Marbled swirl patterns bring movement to home textiles. The swirls can be subtle for bed linens and curtains, or bold and graphic for cushions, rugs or bath items. Furniture also lends itself to marbling, as in the vein-like pattern of stone. Furniture surfaces can be laid out in a single slab and mimic real marble, but the color possibilities are greater. Upholstery is an affordable way to apply marbled patterns in prints, and printed surfaces, such as tabletops. Other applications are ceramics, accessories, stationery, packaging, and arts and crafts. Tactile textures involving natural fibers, is key across all surfaces. Design motifs are medium or small-scale, and abstract, geos, or classic lattice and florals. Vintage patterns inspired by the 1950s and 1970s, featuring geometric shapes and retro colors, in wall tapestries as well as decorative table tops and woven, embroidered or printed cushions that make for bright, vintage accents. A soft color palette with subtle contrasts and gradation, highlights graphic repeats, and playful contrasts. Colors radiate sun-drenched warmth, such as golden sand, which attempts to bring the outdoors inside. Pigments ranging from dark ginger to red mulberry, and rose madder to washed indigo, have a naturally dyed appearance. Spicy brights are balanced by nautical, salt-washed blues. Pinks are versatile and take on a sunny quality when paired with the palette’s yellows or blues. Dark Orchid, evolving from purple into a sweeter magenta tone, is especially exotic.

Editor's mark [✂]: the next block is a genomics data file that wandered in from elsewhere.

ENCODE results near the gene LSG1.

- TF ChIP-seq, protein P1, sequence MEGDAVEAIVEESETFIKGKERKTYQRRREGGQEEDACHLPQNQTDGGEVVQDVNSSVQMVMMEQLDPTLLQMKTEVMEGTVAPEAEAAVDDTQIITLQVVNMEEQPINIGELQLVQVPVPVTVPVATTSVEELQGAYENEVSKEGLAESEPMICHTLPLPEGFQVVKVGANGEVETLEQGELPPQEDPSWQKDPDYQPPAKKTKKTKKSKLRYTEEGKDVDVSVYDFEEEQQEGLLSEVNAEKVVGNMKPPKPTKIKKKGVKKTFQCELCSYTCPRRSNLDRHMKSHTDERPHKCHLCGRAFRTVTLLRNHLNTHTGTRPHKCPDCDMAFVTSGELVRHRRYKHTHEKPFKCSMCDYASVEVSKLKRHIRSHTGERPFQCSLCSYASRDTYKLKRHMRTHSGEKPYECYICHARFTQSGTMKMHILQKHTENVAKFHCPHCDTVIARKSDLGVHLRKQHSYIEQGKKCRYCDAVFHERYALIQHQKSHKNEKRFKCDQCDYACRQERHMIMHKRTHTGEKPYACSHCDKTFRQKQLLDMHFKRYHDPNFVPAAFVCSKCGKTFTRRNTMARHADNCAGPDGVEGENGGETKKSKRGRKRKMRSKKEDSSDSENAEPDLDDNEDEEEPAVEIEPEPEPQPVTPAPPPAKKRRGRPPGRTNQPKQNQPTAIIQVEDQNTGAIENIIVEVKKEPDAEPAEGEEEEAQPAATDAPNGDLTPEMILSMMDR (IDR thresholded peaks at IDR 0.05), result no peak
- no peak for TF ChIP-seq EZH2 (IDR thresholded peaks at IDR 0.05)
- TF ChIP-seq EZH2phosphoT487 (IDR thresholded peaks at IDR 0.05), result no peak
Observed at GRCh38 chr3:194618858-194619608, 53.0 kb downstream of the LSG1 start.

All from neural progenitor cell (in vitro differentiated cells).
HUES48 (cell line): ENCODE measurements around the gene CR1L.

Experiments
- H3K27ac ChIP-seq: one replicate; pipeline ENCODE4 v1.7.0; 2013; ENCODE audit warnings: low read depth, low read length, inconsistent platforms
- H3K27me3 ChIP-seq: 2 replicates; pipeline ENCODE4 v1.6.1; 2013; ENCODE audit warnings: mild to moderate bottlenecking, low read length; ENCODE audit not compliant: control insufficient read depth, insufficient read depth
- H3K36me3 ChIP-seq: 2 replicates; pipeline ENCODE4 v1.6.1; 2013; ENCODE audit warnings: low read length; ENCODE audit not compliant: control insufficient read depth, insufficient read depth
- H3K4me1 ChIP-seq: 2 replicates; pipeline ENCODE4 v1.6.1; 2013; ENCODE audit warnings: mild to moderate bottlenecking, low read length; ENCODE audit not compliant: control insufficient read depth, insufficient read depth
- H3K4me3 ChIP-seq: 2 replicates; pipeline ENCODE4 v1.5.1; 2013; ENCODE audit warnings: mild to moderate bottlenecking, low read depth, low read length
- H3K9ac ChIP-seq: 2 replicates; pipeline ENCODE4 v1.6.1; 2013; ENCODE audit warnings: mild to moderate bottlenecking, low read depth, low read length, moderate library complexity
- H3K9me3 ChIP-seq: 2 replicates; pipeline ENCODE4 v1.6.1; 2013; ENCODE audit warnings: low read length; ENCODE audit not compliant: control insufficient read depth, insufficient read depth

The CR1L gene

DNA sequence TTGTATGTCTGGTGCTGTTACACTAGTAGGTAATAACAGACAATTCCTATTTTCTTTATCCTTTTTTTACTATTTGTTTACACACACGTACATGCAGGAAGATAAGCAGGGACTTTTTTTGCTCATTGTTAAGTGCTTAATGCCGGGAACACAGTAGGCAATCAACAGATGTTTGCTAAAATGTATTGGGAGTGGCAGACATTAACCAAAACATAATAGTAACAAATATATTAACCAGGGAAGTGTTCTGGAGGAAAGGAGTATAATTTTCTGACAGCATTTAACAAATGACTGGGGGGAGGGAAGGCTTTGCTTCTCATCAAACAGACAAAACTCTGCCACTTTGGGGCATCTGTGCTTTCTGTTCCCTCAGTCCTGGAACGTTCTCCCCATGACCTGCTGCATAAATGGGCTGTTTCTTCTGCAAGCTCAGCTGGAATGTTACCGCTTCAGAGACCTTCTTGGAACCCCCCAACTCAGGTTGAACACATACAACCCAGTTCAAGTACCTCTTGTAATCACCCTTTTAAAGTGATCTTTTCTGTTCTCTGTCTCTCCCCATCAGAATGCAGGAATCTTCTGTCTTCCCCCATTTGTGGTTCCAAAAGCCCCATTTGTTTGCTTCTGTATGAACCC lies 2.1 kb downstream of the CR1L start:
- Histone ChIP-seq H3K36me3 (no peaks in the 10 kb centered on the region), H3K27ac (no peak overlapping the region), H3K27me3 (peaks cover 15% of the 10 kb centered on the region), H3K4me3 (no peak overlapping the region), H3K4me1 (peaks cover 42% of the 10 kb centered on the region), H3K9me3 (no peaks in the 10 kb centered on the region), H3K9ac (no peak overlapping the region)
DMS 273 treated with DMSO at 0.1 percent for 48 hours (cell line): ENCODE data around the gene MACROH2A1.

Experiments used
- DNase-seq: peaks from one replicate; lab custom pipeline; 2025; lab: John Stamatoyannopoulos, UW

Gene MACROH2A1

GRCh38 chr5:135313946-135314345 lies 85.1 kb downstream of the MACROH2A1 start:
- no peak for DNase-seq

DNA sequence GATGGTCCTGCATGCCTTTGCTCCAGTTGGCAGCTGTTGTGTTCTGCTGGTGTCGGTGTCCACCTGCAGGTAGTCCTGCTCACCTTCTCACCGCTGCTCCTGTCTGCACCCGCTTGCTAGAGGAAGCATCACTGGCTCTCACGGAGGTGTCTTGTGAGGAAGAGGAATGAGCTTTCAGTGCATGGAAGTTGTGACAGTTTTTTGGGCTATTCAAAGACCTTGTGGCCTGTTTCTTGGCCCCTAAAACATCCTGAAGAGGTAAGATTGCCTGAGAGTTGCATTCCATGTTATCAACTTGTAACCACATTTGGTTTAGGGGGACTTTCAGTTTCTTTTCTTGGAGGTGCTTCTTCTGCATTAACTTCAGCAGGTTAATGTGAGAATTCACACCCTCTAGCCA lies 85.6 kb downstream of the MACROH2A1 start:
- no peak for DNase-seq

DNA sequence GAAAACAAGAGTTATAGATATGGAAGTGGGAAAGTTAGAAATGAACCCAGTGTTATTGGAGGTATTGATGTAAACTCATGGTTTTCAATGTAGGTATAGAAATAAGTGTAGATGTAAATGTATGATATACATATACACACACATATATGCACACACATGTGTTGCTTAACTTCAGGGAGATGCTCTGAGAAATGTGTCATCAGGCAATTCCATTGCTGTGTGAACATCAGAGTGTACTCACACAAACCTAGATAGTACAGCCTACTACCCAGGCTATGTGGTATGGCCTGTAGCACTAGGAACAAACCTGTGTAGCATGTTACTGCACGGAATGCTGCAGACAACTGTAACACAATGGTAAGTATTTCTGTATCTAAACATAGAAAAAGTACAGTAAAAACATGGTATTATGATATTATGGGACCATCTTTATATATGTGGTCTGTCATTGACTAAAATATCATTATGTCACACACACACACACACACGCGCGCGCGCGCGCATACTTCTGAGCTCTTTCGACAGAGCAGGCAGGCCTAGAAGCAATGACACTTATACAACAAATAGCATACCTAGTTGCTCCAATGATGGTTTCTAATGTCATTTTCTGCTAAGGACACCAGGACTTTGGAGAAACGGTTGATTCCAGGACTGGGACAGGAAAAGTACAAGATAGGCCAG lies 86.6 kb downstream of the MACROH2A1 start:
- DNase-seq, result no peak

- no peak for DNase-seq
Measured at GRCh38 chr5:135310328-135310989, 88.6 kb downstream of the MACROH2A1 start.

Compiled by Cynthia Aaron